Syrian regime forces on Thursday battled to reach troops trapped in rebel bastion Eastern Ghouta, as a monitor said at least 28 civilians were killed in Russian and government bombardments.
State television said "army units had launched an assault to break the siege" of the Armoured Vehicle Base where some 250 soldiers are believed to be cut off.
On the outskirts of Damascus, Eastern Ghouta is one of the last remaining opposition strongholds in Syria and has itself been under government siege since 2013, causing severe food and medicine shortages for up to 400,000 residents.
The regime base on the edge of the region was surrounded by rebels at the start of the week after an offensive that involved Hayat Tahrir al-Sham, an alliance dominated by a former Al-Qaeda affiliate, the British-based Syrian Observatory for Human Rights said.
Observatory head Rami Abdel Rahman said "violent clashes were taking place" Thursday close to the base, the only one in Eastern Ghouta still held by President Bashar al-Assad's forces.
Ahead of the government operation, Abdel Rahman said at least 29 civilians were killed in Eastern Ghouta Wednesday by Russian and regime bombardments.
Twenty were killed in Russian air strikes in the town of Misraba, while the remainder died in regime raids and shelling in other areas.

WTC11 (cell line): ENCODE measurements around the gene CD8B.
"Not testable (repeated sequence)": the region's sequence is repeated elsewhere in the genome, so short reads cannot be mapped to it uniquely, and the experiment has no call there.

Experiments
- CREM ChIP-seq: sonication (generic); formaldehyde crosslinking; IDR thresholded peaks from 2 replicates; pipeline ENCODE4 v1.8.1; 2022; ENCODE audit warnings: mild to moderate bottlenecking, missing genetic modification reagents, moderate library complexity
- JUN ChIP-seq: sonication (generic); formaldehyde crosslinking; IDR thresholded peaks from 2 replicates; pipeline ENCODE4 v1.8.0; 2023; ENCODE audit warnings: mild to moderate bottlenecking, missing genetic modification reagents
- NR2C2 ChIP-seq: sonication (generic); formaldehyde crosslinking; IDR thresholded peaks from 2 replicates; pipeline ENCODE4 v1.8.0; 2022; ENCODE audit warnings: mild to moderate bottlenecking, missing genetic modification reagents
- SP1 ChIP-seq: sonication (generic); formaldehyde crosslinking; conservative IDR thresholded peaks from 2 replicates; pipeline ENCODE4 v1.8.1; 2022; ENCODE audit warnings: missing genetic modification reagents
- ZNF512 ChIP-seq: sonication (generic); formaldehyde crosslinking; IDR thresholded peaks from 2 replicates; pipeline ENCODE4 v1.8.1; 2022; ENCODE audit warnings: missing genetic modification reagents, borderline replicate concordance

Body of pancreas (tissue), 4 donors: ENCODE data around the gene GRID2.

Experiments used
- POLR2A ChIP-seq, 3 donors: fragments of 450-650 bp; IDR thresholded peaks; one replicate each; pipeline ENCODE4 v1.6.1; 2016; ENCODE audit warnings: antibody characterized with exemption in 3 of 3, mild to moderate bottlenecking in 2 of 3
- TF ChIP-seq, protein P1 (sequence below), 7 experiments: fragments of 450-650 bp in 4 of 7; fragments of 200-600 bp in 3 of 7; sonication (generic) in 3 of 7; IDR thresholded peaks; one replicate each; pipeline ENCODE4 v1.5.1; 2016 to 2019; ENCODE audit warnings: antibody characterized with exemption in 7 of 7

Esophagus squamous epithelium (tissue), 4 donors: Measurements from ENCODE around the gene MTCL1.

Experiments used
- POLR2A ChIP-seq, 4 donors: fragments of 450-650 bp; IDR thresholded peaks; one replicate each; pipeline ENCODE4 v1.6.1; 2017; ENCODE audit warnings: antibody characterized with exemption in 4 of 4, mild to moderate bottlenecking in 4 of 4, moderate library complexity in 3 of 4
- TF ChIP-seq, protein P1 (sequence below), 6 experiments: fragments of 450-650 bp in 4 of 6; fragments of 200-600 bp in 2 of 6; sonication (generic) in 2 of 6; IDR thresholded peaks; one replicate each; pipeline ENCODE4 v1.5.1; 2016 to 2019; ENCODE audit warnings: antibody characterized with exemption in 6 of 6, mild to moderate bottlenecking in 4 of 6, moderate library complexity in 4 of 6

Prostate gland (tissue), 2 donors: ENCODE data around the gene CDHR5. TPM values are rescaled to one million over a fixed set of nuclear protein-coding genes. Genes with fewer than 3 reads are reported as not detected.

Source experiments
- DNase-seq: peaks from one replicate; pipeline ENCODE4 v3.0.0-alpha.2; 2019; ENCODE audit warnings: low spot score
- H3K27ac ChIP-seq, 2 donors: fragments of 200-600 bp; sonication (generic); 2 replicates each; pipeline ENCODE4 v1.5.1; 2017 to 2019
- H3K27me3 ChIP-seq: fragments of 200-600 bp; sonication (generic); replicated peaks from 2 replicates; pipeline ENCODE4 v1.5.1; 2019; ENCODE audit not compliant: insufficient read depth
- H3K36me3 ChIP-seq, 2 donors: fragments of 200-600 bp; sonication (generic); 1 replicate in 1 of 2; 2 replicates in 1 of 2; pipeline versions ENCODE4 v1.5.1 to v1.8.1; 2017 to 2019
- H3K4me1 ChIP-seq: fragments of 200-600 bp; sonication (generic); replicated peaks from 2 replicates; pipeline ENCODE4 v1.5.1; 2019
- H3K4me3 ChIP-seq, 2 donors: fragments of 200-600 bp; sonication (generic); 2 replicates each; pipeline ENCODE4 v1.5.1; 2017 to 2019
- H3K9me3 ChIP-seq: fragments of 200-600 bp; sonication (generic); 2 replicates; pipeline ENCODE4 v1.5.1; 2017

Seven children and 11 women were among those killed, said the head of the war monitor, which relies on a network of sources inside Syria.
Victims were taken to a hospital in Douma, where an AFP correspondent saw rescuers bringing in mostly women and children.
Medical staff tried to revive a child who had been pulled from the rubble, but without success. A young girl among the wounded received stitches for a serious injury to her face.
A medical source at the hospital told AFP: "Among the wounded were two women in their 20s. One of them lost both eyes and the other lost one eye."
Eastern Ghouta is one of four "de-escalation zones" agreed by Russia, as well as regime backer Iran and rebel supporter Turkey, to help halt fighting around Syria.
The deal excludes Hayat Tahrir al-Sham, but other larger rebel groups in Eastern Ghouta are part of it.
The latest fighting there comes as regime troops backed up by Russian airpower battle rebels and jihadists on the edge of northwestern Idlib province, the only one still fully beyond government control.
The government push near Idlib -- also a "de-escalation zone" -- follows two months of sporadic fighting that the United Nations says has displaced more than 60,000 people.
Meanwhile, Russia's defence ministry on Thursday said two servicemen were killed in a New Year's Eve mortar attack by Islamist militants on its Hmeimim airbase in Latakia province, but denied media reports seven military planes were destroyed.
Moscow has declared its mission in Syria largely completed after a two-year intervention that has shifted the conflict firmly in Assad's favour.
Russia says it has carried out a partial withdrawal but it will still keep soldiers and bases in Syria.
The war in Syria has killed more than 340,000 people and displaced millions from their homes since it began in 2011 with the brutal repression of anti-government protests.